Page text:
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‘Game of Thrones’ recap: It’s Jon vs. Ramsay in epic battle to the death

In a series boasting some of the most epic combat scenes in TV history, Season 6’s “Battle of the Bastards” would prove one of its greatest - and emotionally satisfying
Kit Harington in a scene from “Game of Thrones.”
(Helen Sloan / HBO )

The vilest character on HBO’s “Game of Thrones” since the late and terrible King Joffrey Baratheon (Jack Gleeson) suffers a gruesome fate on “Battle of the Bastards,” Season 6’s penultimate and oh-so-bloody Episode 59.

Psychopathic Lord Ramsay Bolton (Iwan Rheon) has committed innumerable atrocities during his reign of terror.

He savagely raped his bride, Sansa Stark (Sophie Turner), on their wedding night. He fatally stabbed his father, Roose (Michael McElhatton). And he fed his stepmother, Walda (Elizabeth Webster), and newborn half-brother to the dogs.

Now the only obstacle standing between Ramsay and complete control of northern Westeros is Jon Snow (Kit Harington) and his outmatched, ragtag army marching on Winterfell Castle.

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“Why lead these poor souls into slaughter? There’s no need for a battle,” Ramsay tells Jon with a cynical smirk. “I am a man of mercy.”

In exchange for surrendering his soldiers and proclaiming Ramsay “the true Lord of Winterfell and Warden of the North,” Jon will supposedly be pardoned for deserting his Night’s Watch post.

But Jon doesn’t bite. And Ramsay doesn’t bite at Jon’s counteroffer to settle their conflict mano a mano. Jon might prevail in a swordfight, but Ramsay’s army will surely defeat a force half its size.

“My dogs are desperate to meet you,” Ramsay taunts Jon in parting. “I haven’t fed them for seven days. They’re ravenous!”

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Ramsay’s smartest strategy would be to remain inside the castle and repel an attack. However, Jon’s military advisor, Ser Davos Seaworth (Liam Cunningham), believes Ramsay that will fight on an open field.

“If the other houses sense weakness on his part, they’ll stop fearing him,” Davos says of Ramsay. And fear is House Bolton’s prime weapon.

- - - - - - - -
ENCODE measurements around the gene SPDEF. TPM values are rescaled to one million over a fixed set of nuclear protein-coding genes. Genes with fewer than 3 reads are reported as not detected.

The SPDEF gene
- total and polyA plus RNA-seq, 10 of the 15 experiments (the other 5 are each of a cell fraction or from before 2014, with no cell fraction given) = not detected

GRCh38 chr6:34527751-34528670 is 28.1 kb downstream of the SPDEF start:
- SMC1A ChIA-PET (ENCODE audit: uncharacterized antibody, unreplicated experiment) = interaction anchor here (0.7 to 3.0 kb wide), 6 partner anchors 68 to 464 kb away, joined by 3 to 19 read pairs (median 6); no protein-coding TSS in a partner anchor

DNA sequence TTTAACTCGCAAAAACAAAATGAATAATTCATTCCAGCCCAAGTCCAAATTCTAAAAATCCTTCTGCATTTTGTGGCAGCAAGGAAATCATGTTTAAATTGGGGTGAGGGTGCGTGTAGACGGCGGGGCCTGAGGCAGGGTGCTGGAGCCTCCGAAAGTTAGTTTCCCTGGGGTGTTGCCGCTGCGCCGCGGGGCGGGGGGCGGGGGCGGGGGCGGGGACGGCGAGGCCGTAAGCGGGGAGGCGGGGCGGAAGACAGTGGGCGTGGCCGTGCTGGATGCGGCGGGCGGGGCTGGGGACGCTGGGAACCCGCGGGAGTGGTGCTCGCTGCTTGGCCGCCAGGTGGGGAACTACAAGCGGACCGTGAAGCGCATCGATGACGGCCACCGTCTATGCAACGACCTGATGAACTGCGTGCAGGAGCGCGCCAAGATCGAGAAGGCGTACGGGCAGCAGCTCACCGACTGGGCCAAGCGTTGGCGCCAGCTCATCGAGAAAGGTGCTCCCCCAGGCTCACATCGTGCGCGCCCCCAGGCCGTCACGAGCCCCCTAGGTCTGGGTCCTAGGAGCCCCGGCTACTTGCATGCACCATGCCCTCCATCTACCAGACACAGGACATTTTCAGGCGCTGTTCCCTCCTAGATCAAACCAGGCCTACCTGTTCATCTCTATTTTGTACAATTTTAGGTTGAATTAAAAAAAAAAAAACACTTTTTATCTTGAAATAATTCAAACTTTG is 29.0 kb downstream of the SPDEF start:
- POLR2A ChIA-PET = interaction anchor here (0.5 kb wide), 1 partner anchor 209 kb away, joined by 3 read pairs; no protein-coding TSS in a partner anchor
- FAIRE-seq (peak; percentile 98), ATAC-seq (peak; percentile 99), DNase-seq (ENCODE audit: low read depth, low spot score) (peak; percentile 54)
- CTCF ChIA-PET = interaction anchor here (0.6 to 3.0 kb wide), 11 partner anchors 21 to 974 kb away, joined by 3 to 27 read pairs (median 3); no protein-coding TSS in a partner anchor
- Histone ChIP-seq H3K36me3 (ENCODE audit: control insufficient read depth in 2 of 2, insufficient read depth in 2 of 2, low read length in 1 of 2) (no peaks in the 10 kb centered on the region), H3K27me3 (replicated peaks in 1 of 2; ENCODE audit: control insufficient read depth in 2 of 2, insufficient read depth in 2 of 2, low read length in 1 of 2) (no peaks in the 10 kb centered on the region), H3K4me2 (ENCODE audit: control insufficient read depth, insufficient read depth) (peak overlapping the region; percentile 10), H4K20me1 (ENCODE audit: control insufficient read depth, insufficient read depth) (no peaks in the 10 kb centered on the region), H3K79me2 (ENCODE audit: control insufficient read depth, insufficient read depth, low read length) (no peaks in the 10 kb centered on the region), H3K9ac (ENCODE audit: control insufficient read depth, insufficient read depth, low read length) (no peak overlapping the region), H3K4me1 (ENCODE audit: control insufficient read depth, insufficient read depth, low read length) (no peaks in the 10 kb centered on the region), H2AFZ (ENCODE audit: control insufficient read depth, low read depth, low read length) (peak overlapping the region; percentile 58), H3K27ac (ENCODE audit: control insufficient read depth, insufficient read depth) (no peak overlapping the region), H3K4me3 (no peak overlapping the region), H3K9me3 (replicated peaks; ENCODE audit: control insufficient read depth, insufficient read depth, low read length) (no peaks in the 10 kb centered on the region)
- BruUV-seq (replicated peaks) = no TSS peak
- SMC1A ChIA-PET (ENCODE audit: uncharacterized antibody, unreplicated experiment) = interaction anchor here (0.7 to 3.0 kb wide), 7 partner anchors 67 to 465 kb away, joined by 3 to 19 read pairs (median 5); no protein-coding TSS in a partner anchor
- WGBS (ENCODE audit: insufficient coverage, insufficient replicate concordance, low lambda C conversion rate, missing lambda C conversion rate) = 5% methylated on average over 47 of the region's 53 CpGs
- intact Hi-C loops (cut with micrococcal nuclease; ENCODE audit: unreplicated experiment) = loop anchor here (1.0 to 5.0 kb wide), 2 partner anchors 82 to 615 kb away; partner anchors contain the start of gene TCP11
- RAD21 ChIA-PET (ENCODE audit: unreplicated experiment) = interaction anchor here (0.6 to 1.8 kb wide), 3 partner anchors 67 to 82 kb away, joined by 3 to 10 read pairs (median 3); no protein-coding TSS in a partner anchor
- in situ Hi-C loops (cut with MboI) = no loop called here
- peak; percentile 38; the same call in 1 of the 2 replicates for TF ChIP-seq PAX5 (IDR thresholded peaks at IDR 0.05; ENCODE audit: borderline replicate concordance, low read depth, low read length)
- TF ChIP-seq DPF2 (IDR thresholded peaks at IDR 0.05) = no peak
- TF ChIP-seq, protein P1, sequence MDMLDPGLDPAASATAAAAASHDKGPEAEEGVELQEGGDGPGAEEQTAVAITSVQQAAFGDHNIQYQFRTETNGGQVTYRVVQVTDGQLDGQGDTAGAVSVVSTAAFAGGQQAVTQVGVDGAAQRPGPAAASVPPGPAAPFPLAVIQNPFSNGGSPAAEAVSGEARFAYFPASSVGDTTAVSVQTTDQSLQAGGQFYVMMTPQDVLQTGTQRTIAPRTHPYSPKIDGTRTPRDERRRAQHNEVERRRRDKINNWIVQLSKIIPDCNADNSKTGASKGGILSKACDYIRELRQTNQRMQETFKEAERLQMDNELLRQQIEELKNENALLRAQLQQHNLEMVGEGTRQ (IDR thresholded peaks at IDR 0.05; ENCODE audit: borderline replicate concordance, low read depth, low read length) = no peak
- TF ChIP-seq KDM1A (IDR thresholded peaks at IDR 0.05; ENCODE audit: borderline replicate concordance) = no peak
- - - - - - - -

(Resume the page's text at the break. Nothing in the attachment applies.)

Just as predicted, Ramsay and his troops leave the protection of Winterfell and prepare to charge.

But first Ramsay plays a cruel game by releasing his hostage, Jon’s half-brother Rickon Stark (Art Parkinson), and ordering him to run. As Jon attempts a rescue, Ramsay slays Rickon with a well-aimed arrow.

Soon the battle erupts with epic, horrifying carnage.

When Ramsay’s men raise their shields, point their spears and form a tightening ring around Jon’s troops, it appears House Bolton will triumph.

But suddenly Petyr “Littlefinger” Baelish (Aidan Gillen) and his soldiers from House Arryn arrive and crush Ramsay’s forces.

Retreating to Winterfell doesn’t save Ramsay, for Wildling giant Wun Wun (Ian Whyte) batters down the gate before crumbling to the ground with dozens of arrows lodged in his body.

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Jon avenges Rickon’s murder by ferociously pummeling Ramsay until his face is a disfigured mess. But Sansa has the honor of delivering the final blow.

“You can’t kill me,” Ramsay protests. “I’m part of you now!”

“Your words will disappear,” Sansa coldly replies. “Your house will disappear. Your name will disappear. All memory of you will disappear.”

With that, Sansa releases those ravenous hounds. And that’s how wicked Ramsey meets his demise, while Sansa walks away with a satisfied smile.

But wait. There’s more!

Across the Narrow Sea in Meereen, the slave masters with their fleet of ships hurl fireballs at the Great Pyramid in an attempt to topple Queen Daenerys Targaryen (Emilia Clarke).

Dany’s counselor, Tyrion Lannister (Peter Dinklage), tries to put a positive spin on the dire situation.

“Despite appearances,” Tyrion says, “I think you’ll find the city’s on the rise.”

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Though Tyrion favors diplomacy, Dany favors military action.

So she soundly defeats the slave masters by deploying her three fire-breathing dragons, her Unsullied warrior-eunuchs, her Second Sons mercenary army and her fearsome Dothraki horsemen.

Dany’s message to those who would restore slavery on the continent of Essos?

I’ve got dragons!

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